Gooseberries: Nicholai Ivanich is a man with a dream, and he is willing to do anything in his power to make that dream come true. The details of his dream may vary at times, according to whim, but four things stay consistant: 1. a farmhouse, 2. a cottage, 3. a vegetable garden, and 4. a gooseberry patch. These things he considered essential. He kept himself half-starved, wore rags, never went on vacation or spent money on anything he did not deem absolutely vital, saved ever bit of money he got, and even married a rich elderly widow and waited for her to die, in order to some day buy himself a farm with gooseberries. His brother, Ivan Ivanich, is the narrator of this tale, and he reveals to what lengths a man will go once he gets an idea in his head.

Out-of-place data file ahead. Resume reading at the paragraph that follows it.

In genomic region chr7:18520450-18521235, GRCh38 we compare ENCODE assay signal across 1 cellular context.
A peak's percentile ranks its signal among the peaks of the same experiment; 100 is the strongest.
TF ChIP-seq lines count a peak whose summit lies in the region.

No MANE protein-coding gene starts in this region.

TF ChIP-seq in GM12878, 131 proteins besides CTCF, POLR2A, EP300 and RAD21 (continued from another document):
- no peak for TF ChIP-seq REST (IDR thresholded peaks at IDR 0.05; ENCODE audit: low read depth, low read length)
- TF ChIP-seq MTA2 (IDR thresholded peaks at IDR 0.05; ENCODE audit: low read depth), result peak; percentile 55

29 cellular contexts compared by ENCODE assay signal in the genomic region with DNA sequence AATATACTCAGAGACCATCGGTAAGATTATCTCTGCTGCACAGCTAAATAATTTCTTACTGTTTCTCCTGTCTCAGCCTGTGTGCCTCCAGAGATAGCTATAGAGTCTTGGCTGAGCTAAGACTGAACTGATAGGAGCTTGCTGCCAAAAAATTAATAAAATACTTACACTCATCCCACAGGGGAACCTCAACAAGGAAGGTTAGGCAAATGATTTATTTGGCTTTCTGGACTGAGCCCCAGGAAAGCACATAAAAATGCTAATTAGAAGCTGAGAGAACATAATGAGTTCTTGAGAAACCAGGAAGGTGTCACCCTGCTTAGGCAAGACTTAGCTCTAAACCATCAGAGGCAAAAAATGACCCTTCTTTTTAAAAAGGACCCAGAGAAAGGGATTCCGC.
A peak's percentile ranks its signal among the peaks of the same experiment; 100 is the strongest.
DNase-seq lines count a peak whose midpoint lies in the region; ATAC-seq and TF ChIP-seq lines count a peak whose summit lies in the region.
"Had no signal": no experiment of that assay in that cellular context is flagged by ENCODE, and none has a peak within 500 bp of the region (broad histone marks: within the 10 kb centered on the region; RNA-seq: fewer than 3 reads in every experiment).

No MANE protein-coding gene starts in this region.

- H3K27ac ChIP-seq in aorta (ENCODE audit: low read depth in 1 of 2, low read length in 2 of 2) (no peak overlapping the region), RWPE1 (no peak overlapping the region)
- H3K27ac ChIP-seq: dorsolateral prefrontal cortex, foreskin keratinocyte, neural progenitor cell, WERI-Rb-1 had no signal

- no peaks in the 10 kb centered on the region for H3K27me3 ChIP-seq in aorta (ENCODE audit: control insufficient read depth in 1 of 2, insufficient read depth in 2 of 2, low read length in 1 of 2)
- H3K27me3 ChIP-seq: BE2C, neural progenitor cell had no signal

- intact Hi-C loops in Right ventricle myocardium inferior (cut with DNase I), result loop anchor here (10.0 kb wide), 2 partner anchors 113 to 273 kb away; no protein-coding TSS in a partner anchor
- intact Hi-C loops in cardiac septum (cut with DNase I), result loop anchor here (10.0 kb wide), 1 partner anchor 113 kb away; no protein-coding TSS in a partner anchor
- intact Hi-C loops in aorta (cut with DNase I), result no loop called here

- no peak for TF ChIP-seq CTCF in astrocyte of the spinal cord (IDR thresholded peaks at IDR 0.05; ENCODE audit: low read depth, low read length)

The Lady with the Toy Dog: I usually really like Chekhov's stories, but this one is perhaps the only one of his stories I've read that left a bad taste in my mouth. It was well-written, don't get me wrong, but the content and quality was lacking, and whereas most of his works have philosophical food for thought sprinkled librally throughout, this story has remarkably little of that. The thin plot centers around a man, named Dimitri, who finds himself detesting his wife (who he never loved) and starts having affairs with other women. One day he meets a lovely stranger (young enough to be his daughter) while she was out walking her small dog (hense the title). He is mysteriously drawn to her and is attracted to the idea of a moment's-notice affair with a strange woman, and he makes her aquaintance and soon learns that she is married to a husband, who isn't present, that SHE has never loved. Dimitri and Anna (her name) fall in love and hold clandestine rendezvous. The whole story is about what I just summed up in four sentences. The ending is inconclusive, and doesn't tell you anything about what happens later on to the characters.